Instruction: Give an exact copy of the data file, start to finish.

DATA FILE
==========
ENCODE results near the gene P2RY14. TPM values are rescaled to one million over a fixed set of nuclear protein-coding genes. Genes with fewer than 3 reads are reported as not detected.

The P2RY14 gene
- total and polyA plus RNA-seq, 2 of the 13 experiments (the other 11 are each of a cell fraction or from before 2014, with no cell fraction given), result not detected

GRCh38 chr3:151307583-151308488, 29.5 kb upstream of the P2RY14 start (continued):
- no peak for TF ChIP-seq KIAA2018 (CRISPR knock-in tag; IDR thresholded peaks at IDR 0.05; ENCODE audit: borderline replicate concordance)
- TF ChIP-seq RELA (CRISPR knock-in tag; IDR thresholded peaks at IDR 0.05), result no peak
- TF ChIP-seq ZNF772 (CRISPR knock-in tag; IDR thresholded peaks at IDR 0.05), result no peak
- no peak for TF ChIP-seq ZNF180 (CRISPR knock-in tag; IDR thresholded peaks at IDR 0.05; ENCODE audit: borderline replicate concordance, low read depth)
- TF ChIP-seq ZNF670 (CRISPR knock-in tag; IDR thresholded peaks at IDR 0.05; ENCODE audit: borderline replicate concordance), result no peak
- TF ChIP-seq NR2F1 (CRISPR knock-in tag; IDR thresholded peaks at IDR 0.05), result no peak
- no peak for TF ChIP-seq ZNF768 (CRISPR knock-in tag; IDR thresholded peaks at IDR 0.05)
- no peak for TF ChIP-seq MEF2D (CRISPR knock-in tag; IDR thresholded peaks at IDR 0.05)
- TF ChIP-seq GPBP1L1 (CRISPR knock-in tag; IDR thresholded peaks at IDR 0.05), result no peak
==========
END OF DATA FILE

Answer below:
ENCODE results near the gene P2RY14. TPM values are rescaled to one million over a fixed set of nuclear protein-coding genes. Genes with fewer than 3 reads are reported as not detected.

The P2RY14 gene
- total and polyA plus RNA-seq, 2 of the 13 experiments (the other 11 are each of a cell fraction or from before 2014, with no cell fraction given), result not detected

GRCh38 chr3:151307583-151308488, 29.5 kb upstream of the P2RY14 start (continued):
- no peak for TF ChIP-seq KIAA2018 (CRISPR knock-in tag; IDR thresholded peaks at IDR 0.05; ENCODE audit: borderline replicate concordance)
- TF ChIP-seq RELA (CRISPR knock-in tag; IDR thresholded peaks at IDR 0.05), result no peak
- TF ChIP-seq ZNF772 (CRISPR knock-in tag; IDR thresholded peaks at IDR 0.05), result no peak
- no peak for TF ChIP-seq ZNF180 (CRISPR knock-in tag; IDR thresholded peaks at IDR 0.05; ENCODE audit: borderline replicate concordance, low read depth)
- TF ChIP-seq ZNF670 (CRISPR knock-in tag; IDR thresholded peaks at IDR 0.05; ENCODE audit: borderline replicate concordance), result no peak
- TF ChIP-seq NR2F1 (CRISPR knock-in tag; IDR thresholded peaks at IDR 0.05), result no peak
- no peak for TF ChIP-seq ZNF768 (CRISPR knock-in tag; IDR thresholded peaks at IDR 0.05)
- no peak for TF ChIP-seq MEF2D (CRISPR knock-in tag; IDR thresholded peaks at IDR 0.05)
- TF ChIP-seq GPBP1L1 (CRISPR knock-in tag; IDR thresholded peaks at IDR 0.05), result no peak